There is a moment in Brian Freeman’s “The Bourne Evolution” when Miss Shirley — the book’s primary antagonist — stands up inside a helicopter racing above the ocean, tugs off her bikini, and tosses it out the open door, where it’s whipped away by the wind. She looms naked over the man she is about to kill — who is stuck in a no man’s land between aroused and terrified — then sinks to her knees. She nudges apart his legs, leans forward seductively — then unclasps his seatbelt and hoists him out the door in one smooth motion. That’s Miss Shirley for you: partaking in mind-blowing sex one minute, ending a life the next. Which I found neither titillating or menacing, and actually kind of garish and exploitative; like something from a bygone era. Books like this thrive on brilliantly wicked villains: Miss Shirley isn’t one of them. Women have so much in their arsenal; aren’t we done with thrillers using sex as the only weapon they utilise?
A year ago, a man with no known history of criminality or mental illness (and no motivation) opened fire on a crowd in Las Vegas, killing 66 people. In the present, a New York congresswoman about to expose a large-scale data hacking scandal in big tech is killed by a sniper. Bourne is the prime suspect, and so Treadstone — the organisation that created him — start hunting him. Abandoned by his allies, Bourne turns to Canadian journalist Abbey Laurent to aid his investigation into the mysterious organisation called Medusa, and their connection to a software application called Prescix, which has garnered acclaim for its ability to predicts what its users are going to do before they know.
Everything about Brian Freeman’s take on Robert Ludlum’s iconic Jason Bourne is perfunctory, lacking the “evolution” promised in its title. There’s nothing declaratively deficient about it, but it adheres so strictly to the “rules” of the genre, it basically asphyxiates itself. Mark Greaney and Gregg Hurwitz excavate similar material with far greater gusto; perhaps because their heroes are modern creations, and Jason Bourne’s adventures should’ve ceased with Ludlum’s original trilogy.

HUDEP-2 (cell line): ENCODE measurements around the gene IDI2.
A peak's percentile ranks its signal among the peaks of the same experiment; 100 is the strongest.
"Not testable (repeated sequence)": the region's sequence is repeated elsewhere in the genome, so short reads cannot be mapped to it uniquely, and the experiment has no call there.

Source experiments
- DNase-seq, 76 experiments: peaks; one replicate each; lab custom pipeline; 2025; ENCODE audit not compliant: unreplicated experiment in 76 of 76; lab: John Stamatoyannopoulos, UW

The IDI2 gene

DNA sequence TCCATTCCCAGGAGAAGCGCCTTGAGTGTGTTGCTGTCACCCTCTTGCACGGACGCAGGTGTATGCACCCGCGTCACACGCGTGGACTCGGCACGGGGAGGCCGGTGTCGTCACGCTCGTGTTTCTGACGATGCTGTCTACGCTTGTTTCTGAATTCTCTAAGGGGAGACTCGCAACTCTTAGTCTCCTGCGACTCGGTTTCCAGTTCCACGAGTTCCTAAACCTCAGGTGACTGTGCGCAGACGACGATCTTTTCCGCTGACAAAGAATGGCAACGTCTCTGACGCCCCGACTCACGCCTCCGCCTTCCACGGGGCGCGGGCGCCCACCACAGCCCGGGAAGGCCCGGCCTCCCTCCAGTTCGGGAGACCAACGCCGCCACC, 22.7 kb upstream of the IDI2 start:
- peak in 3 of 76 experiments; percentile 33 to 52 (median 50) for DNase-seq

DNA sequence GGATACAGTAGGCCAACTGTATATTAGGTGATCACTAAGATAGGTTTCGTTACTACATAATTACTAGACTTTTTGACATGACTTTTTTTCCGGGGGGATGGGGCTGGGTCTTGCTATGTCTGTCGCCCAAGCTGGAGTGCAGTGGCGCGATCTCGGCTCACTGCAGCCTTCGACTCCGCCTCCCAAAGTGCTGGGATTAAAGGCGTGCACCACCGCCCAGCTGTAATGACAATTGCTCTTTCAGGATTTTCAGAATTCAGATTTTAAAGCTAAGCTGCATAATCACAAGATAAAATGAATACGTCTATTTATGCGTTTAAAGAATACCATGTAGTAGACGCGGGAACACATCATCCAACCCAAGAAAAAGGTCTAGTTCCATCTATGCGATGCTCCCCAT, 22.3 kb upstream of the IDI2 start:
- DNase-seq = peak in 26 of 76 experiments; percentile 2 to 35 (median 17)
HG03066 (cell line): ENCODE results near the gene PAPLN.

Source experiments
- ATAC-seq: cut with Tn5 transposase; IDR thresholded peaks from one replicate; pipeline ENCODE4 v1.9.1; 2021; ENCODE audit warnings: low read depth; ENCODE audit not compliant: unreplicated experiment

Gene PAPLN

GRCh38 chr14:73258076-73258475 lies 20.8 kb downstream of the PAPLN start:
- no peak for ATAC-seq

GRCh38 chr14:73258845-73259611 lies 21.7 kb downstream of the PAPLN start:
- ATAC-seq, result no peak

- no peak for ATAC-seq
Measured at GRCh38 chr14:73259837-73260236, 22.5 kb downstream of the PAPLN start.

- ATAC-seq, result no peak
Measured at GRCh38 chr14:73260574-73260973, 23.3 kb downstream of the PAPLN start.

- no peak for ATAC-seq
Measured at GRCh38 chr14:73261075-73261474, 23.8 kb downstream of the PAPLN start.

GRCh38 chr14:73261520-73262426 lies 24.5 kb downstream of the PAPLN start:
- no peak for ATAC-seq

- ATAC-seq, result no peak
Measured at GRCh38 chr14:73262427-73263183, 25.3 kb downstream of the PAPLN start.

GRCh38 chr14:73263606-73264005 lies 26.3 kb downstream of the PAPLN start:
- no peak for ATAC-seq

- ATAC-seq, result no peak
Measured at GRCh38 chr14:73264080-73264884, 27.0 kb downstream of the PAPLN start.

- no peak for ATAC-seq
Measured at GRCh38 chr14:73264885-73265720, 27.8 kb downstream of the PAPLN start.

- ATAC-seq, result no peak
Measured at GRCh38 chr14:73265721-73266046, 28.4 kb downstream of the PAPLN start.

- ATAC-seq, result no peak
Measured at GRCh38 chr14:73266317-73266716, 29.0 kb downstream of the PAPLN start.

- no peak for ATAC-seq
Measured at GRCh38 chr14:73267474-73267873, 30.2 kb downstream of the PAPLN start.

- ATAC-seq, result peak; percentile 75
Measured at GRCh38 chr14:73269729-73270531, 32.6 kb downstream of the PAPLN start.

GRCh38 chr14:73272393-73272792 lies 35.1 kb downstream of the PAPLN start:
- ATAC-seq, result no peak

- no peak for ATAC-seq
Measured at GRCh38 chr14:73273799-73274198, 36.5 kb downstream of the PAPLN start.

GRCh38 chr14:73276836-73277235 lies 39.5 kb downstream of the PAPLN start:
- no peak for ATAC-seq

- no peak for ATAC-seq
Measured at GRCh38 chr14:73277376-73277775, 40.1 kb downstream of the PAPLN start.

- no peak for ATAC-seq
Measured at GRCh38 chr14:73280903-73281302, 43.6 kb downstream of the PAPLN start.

One thought on “Review: Robert Ludlum’s The Bourne Evolution by Brian Freeman”
Review above is pretty good. But the story is a fun read as far as spy thrillers go and while the plot wasn’t very complex some of its details were exceptionally modern for a Bourne novel. I do laugh every time I read a story where “the girl” decided against her judgement to stay with a spy/assassin she just met to help him complete his mission. This one is no different. One of these times its going to be “the guy” and the spy is going to say “sorry, not my bag baby”.
So I did like the book but it leans too heavily on the notion that all successful businessmen can be bought, are misogynists, and have kinky deviances that are satisfied urgently and regularly as if they wouldn’t function without them.
The main quibble though, is the language. It’s an exceptional read if you like 5th grade level vocabulary, grammar, and syntax. One of Ludlum’s hallmarks was his use of college level English, it is a delight that is no where to be found in The Bourne Evolution.